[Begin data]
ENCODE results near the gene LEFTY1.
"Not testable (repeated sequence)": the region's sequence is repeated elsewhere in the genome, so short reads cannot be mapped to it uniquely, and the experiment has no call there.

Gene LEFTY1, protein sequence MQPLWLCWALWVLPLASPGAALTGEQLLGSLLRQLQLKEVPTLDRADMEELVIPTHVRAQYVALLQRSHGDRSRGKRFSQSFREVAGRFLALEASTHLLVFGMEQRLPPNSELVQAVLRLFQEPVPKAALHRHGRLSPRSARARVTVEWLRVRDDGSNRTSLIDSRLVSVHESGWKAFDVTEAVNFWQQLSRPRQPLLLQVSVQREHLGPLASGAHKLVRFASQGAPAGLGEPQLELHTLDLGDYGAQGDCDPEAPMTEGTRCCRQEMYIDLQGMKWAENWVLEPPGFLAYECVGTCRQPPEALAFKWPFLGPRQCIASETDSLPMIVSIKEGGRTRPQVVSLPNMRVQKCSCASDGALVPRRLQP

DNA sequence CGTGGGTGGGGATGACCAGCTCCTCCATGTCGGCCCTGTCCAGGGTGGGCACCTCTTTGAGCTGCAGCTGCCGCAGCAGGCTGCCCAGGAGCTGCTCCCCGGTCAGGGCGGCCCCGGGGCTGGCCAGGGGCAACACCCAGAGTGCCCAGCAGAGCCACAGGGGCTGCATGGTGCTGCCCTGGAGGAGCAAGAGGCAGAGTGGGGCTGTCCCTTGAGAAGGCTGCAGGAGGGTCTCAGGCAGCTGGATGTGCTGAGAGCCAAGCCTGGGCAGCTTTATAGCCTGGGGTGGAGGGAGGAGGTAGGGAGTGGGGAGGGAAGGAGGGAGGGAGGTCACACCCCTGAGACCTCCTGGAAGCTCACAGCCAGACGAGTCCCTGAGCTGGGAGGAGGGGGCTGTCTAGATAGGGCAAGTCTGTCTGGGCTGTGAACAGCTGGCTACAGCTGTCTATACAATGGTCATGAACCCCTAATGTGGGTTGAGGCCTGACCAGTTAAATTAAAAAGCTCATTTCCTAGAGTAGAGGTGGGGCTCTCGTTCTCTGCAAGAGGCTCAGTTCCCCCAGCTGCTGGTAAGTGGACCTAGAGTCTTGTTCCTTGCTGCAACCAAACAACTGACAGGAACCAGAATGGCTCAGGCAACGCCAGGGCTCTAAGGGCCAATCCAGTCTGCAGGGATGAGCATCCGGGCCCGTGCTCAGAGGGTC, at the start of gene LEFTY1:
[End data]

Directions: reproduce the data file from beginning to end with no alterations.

ENCODE results near the gene LEFTY1.
"Not testable (repeated sequence)": the region's sequence is repeated elsewhere in the genome, so short reads cannot be mapped to it uniquely, and the experiment has no call there.

Gene LEFTY1, protein sequence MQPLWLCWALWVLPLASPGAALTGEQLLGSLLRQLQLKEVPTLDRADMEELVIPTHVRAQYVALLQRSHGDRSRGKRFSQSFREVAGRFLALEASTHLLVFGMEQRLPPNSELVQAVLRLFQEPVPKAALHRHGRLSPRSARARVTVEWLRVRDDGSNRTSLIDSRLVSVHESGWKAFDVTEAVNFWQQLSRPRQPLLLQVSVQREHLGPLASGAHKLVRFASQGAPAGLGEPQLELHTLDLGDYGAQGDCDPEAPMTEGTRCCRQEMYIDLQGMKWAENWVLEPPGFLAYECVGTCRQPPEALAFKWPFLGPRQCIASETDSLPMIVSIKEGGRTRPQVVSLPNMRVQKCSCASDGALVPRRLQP

DNA sequence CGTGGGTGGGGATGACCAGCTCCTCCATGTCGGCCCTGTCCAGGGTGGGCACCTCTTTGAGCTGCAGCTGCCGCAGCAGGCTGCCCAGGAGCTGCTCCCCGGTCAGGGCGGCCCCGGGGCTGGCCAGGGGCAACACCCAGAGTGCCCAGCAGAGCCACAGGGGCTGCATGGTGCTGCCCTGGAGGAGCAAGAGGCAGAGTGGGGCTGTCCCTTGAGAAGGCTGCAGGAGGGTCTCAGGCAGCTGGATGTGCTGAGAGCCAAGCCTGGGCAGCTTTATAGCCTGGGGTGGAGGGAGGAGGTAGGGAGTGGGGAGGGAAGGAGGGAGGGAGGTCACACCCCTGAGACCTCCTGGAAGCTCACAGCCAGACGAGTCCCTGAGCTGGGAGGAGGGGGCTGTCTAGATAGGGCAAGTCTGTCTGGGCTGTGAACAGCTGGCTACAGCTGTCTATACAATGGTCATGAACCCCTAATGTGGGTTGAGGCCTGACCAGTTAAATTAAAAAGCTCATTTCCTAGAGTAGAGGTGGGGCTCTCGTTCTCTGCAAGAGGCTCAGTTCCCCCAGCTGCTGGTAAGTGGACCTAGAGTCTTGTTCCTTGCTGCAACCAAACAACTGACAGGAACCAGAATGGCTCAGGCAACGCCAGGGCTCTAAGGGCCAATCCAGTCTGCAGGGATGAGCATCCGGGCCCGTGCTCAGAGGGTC, at the start of gene LEFTY1: